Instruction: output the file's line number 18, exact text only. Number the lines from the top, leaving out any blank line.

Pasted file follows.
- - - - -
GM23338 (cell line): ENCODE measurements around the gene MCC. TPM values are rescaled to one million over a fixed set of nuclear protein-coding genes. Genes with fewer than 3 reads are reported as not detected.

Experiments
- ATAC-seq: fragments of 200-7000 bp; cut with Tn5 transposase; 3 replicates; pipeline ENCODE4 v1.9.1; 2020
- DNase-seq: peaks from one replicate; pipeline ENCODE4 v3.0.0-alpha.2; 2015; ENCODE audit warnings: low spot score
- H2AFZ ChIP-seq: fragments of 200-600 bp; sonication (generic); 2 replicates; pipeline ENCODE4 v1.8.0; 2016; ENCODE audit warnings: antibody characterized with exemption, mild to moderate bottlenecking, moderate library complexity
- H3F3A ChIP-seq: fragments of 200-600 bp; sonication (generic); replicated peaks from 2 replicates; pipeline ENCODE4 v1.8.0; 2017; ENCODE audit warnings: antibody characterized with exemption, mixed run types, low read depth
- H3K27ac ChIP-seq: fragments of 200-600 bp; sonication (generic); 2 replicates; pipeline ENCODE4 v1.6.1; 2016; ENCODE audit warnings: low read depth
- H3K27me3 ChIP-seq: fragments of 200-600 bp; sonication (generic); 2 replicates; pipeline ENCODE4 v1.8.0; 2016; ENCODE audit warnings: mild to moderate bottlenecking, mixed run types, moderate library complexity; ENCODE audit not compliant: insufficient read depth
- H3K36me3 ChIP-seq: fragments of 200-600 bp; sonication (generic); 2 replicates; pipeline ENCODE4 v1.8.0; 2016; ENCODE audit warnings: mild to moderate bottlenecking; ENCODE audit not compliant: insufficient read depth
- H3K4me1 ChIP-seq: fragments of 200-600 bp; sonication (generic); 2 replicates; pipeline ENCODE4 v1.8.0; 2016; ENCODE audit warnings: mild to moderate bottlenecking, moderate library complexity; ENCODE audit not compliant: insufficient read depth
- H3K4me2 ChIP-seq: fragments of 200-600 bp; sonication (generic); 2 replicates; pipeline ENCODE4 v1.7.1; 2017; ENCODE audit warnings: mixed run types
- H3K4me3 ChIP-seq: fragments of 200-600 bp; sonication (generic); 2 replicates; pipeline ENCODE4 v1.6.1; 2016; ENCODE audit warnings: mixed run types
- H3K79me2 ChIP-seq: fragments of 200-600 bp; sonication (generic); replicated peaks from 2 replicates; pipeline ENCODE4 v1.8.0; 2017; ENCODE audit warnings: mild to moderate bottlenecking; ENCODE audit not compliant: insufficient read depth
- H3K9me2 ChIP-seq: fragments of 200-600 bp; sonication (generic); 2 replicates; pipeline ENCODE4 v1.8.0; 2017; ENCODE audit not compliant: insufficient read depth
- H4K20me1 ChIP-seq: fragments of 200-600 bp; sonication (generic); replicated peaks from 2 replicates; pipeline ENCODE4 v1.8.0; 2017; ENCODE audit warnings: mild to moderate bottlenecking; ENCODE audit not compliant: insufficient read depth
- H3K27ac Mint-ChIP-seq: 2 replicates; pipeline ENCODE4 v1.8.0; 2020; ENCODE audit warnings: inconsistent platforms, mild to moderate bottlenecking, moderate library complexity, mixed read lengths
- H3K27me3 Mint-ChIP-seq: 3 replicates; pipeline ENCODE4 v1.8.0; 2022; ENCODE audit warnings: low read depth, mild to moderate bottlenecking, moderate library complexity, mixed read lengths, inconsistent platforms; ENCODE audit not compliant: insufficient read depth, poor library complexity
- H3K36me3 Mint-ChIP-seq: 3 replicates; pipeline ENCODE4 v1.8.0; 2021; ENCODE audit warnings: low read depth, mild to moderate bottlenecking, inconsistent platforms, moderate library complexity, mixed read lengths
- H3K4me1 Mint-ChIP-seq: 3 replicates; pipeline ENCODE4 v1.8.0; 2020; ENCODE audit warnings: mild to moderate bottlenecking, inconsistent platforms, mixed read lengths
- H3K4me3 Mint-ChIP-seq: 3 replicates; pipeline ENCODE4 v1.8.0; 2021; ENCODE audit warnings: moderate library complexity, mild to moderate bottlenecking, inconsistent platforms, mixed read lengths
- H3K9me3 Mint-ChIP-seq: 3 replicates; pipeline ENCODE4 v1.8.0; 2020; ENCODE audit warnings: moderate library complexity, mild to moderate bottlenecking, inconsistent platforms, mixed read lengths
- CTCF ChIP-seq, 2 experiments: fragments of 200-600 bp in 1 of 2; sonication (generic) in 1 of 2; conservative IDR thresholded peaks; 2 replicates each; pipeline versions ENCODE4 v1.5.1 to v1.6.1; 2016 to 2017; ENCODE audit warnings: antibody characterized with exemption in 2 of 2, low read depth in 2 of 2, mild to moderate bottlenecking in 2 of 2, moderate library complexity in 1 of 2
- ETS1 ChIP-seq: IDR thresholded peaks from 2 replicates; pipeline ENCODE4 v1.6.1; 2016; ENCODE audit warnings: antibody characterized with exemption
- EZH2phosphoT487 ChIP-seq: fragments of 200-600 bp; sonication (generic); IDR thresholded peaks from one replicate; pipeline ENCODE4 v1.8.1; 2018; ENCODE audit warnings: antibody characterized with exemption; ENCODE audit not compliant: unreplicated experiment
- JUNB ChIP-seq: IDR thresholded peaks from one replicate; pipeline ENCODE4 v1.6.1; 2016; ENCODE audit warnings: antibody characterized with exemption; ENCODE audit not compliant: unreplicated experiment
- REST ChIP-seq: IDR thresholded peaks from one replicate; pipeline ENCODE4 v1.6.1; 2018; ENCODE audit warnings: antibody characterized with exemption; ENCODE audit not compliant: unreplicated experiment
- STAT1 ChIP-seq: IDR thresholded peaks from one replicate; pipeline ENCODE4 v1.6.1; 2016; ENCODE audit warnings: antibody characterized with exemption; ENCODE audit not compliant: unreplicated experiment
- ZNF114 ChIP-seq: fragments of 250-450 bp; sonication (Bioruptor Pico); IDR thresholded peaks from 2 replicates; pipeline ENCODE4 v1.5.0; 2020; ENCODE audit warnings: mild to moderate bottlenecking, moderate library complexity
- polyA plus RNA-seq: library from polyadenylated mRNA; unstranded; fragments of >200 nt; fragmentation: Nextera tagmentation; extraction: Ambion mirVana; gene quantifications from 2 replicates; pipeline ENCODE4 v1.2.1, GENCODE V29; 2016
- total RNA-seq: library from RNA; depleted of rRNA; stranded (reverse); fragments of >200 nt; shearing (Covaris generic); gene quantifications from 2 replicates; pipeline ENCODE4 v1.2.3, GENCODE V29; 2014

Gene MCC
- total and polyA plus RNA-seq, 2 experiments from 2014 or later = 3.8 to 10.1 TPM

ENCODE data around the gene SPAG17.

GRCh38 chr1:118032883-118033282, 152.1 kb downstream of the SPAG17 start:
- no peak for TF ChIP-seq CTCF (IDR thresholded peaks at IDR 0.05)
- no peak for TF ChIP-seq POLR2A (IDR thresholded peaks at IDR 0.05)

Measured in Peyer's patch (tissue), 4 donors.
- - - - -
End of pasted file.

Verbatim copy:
- H3K36me3 Mint-ChIP-seq: 3 replicates; pipeline ENCODE4 v1.8.0; 2021; ENCODE audit warnings: low read depth, mild to moderate bottlenecking, inconsistent platforms, moderate library complexity, mixed read lengths